I have a mounted hard drive that I keep the majority of my files on for programming.
I noticed that some files suddenly couldn’t be deleted. Unsure why. After a restart, I noticed that my hard drive was no longer mounted in its location.
Instead of being mounted at /run/media/nick/HDD - it was now /run/media/nick/HDD1.
The old folder still exists, and all that is in it are those files that I couldn’t delete. It appears to be mounted as a tmpfs drive and is owned by root instead of my user. I’ve tried deleting those files as well as unmounting that drive, but after I restart, it comes back.
Is there anything I can do here short of re-creating the partition? The drive is NTFS as it’s shared by my Windows dual boot. However, I haven’t booted in to windows since the problem started happening.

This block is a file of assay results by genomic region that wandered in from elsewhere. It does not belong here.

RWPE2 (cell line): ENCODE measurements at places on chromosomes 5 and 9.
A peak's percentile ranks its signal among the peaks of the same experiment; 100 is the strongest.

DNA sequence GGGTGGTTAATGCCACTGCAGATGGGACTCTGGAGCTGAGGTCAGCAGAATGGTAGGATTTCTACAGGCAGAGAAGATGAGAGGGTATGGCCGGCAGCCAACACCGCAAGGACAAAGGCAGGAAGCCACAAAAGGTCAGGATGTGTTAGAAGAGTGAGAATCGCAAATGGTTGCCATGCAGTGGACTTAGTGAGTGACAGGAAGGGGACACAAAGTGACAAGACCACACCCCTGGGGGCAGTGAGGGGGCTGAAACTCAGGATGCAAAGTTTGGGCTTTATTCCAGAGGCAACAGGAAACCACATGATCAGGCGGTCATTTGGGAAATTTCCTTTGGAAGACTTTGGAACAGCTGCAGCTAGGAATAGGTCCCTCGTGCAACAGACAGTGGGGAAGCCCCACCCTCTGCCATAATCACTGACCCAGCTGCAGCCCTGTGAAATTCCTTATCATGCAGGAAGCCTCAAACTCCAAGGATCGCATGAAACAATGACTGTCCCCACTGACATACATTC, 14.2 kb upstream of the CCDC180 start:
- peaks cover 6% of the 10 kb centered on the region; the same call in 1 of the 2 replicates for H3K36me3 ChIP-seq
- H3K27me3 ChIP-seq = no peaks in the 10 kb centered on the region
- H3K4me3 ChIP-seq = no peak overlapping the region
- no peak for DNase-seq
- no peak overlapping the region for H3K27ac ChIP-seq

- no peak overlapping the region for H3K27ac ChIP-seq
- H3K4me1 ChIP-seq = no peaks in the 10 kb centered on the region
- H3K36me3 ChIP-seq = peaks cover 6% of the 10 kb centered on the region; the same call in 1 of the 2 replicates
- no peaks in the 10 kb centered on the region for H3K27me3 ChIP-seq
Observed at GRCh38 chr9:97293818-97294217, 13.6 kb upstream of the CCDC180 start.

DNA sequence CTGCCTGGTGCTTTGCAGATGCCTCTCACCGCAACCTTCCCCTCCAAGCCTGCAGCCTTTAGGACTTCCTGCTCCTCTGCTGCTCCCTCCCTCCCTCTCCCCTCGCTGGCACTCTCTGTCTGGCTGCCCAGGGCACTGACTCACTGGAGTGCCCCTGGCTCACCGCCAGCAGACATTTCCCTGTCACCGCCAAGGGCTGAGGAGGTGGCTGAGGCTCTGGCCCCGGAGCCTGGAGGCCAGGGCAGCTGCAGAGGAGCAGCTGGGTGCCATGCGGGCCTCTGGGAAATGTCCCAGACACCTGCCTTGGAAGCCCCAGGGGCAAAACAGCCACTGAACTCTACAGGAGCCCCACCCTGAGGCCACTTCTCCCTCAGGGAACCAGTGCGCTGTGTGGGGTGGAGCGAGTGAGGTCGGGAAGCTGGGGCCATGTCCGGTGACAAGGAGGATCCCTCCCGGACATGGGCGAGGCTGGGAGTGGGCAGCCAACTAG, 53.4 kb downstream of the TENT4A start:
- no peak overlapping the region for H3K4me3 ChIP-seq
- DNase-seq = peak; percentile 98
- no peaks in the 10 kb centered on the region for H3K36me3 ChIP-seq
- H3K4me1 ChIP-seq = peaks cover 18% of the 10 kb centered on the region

It’s not a tmpfs. However /run is a tmpfs. Your drive is simply mounted to a directory that itself resides on the tmpfs.
I strongly suspect that you’ve got Windows Fast Boot on. This does not fully shut down the Windows filesystems, and as a result, it is possible that udisks2 now mounts the volume to another mountpoint, and with a different ownership and permissions, given that it may still remember the previous mount.
Either way, here’s my advice…
Turn off Windows Fast Boot.
Add the NTFS volume to /etc/fstab with a fixed mountpoint ─ e.g. to a directory that itself resides under your $HOME, given that they are personal files anyway.
Look into the pertinent man pages for the correct mount options…